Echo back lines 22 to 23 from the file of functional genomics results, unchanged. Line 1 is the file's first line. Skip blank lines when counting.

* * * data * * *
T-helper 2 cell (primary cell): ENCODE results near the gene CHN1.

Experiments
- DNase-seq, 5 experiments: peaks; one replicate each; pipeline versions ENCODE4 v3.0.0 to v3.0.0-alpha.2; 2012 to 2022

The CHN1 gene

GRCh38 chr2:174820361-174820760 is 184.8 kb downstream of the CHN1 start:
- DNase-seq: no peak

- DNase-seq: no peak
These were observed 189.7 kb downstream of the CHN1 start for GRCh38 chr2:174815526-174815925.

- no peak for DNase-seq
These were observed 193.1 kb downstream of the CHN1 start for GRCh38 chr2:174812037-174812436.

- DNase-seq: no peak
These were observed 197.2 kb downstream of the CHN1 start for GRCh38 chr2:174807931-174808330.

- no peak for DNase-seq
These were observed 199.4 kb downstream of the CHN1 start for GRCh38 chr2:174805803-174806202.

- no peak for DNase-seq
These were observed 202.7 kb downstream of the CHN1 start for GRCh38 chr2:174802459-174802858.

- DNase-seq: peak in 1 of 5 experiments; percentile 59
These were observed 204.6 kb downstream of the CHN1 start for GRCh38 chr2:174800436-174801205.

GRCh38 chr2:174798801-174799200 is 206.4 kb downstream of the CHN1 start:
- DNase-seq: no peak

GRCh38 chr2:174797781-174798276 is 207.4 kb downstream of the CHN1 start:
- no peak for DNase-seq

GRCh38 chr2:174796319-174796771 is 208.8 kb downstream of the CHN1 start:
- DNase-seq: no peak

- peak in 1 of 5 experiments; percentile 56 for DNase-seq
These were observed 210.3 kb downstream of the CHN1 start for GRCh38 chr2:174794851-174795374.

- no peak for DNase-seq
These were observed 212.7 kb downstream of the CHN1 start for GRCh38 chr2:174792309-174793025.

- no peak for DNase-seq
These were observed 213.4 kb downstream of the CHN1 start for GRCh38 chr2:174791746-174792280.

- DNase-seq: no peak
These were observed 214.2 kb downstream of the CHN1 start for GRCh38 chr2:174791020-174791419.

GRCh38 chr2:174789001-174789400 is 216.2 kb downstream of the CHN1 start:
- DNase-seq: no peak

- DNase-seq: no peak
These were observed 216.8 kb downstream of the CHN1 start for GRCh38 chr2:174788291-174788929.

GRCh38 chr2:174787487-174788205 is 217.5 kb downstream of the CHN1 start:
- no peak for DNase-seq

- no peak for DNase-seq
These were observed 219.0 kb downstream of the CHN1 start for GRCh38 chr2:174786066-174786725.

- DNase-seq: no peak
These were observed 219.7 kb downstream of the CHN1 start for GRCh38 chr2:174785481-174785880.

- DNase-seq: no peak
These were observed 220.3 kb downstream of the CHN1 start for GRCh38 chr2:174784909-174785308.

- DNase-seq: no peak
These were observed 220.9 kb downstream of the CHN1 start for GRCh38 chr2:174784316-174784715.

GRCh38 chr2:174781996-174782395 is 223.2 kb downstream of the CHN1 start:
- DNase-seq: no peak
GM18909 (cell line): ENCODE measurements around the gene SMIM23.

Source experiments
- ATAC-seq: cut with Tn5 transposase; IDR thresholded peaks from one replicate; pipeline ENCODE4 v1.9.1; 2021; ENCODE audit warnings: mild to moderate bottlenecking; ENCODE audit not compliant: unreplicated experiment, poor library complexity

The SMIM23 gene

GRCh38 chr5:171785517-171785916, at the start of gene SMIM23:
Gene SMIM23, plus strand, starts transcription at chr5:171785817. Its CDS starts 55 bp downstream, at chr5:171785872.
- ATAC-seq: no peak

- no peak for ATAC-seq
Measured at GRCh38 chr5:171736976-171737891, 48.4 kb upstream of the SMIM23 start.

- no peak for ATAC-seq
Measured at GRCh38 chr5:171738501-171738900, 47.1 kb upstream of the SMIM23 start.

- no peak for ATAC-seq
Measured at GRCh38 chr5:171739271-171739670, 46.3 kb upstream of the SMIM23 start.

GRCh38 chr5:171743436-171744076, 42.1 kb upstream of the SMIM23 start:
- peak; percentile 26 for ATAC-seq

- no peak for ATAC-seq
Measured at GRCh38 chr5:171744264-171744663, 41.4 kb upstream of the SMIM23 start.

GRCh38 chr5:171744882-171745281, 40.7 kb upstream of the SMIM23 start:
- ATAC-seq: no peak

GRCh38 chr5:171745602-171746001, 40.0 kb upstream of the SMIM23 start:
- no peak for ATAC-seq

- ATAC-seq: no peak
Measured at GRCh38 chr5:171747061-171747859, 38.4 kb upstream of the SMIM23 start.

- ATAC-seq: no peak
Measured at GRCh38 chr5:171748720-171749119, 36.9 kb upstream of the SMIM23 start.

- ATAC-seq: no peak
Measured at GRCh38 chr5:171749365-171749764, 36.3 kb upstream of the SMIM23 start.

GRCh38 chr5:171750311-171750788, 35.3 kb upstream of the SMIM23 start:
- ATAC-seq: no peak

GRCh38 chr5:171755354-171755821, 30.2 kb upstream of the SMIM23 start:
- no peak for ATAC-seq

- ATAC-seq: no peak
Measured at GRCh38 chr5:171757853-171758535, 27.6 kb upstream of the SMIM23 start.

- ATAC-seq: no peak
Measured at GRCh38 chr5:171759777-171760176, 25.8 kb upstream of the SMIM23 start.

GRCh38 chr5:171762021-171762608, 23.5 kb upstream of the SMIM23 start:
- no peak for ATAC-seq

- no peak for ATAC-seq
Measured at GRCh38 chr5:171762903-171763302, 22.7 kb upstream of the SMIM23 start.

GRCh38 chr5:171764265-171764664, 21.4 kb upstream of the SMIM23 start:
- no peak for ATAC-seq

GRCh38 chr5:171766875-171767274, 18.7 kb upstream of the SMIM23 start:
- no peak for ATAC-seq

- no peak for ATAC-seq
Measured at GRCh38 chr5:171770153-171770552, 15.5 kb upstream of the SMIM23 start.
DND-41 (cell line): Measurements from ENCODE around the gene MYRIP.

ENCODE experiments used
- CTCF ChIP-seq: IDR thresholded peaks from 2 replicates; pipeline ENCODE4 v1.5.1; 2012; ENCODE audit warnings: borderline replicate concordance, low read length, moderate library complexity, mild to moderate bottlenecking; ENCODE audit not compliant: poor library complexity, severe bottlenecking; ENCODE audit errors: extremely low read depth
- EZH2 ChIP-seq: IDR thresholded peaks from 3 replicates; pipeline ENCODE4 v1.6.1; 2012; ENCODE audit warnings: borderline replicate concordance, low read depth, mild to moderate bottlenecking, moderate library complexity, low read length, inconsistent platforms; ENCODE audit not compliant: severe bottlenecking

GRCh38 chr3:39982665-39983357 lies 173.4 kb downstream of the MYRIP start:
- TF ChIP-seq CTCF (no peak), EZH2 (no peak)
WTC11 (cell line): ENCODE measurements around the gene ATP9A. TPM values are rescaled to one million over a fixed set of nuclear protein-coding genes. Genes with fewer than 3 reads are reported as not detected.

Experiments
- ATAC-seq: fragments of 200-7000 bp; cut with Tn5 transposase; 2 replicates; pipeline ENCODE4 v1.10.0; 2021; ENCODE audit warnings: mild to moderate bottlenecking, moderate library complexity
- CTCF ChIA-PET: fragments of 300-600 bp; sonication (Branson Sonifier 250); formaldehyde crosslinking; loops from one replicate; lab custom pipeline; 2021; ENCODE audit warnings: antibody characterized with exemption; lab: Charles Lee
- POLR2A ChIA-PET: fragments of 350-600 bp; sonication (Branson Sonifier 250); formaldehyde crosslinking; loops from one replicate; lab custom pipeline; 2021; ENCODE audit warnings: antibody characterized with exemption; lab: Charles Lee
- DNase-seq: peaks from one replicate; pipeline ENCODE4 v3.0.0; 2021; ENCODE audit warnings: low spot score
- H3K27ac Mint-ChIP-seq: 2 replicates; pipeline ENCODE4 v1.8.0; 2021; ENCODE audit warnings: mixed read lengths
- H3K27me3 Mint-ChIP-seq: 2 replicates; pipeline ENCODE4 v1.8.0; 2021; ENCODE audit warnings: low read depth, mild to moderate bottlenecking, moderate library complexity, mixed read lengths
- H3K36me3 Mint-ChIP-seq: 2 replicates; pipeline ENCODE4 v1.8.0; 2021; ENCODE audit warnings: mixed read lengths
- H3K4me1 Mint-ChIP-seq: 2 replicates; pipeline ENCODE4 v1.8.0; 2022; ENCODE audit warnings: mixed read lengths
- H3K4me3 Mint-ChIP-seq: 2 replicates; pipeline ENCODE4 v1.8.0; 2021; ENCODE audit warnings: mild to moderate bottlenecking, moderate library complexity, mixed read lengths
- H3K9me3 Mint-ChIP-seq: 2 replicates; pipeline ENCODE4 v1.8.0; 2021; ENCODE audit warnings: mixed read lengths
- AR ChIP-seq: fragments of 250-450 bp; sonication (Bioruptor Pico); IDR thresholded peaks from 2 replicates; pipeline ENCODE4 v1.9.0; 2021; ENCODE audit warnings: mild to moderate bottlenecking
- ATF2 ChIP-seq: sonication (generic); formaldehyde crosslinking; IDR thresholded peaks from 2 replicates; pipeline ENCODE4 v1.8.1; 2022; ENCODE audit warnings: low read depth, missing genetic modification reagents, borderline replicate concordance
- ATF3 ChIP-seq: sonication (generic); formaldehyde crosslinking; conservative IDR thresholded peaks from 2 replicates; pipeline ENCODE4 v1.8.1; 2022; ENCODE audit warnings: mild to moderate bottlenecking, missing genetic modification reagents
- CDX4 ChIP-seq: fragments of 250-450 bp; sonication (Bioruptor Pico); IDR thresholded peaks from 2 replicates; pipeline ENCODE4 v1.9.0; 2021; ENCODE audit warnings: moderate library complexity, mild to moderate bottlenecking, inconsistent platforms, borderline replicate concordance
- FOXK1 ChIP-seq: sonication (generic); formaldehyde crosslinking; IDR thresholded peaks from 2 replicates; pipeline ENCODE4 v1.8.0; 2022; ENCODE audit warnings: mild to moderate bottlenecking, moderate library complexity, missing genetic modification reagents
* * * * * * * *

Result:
- no peak for DNase-seq

GRCh38 chr2:174796319-174796771 is 208.8 kb downstream of the CHN1 start: